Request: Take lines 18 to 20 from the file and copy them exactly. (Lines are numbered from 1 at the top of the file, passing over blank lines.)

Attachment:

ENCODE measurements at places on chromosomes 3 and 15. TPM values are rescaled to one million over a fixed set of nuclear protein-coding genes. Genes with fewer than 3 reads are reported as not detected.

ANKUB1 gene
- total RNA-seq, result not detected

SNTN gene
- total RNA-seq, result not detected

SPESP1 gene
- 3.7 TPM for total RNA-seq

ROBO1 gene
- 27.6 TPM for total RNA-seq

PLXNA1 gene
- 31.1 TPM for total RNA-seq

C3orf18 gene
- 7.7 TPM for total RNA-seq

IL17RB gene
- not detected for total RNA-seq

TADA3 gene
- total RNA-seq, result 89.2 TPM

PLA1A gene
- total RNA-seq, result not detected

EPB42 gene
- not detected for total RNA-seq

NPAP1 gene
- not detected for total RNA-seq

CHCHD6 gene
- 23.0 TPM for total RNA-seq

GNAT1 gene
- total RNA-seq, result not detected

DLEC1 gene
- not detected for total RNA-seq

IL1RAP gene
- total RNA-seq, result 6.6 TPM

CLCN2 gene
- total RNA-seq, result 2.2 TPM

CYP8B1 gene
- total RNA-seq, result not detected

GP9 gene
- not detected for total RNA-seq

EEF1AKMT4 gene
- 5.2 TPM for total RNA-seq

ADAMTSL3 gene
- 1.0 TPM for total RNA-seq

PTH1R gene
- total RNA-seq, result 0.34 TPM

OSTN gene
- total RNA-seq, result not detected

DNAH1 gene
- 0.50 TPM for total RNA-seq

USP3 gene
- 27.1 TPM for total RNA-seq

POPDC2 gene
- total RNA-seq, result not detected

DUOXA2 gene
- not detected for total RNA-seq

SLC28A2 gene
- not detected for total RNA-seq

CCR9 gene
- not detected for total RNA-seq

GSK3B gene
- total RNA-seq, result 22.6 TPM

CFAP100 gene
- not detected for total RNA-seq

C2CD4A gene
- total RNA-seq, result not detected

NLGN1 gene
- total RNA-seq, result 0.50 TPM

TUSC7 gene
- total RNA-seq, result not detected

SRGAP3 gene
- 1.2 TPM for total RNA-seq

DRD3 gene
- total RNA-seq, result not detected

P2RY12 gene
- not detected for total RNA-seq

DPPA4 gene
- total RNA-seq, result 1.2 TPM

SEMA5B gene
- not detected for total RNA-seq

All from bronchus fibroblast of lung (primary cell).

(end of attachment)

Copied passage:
PLA1A gene
- total RNA-seq, result not detected

EPB42 gene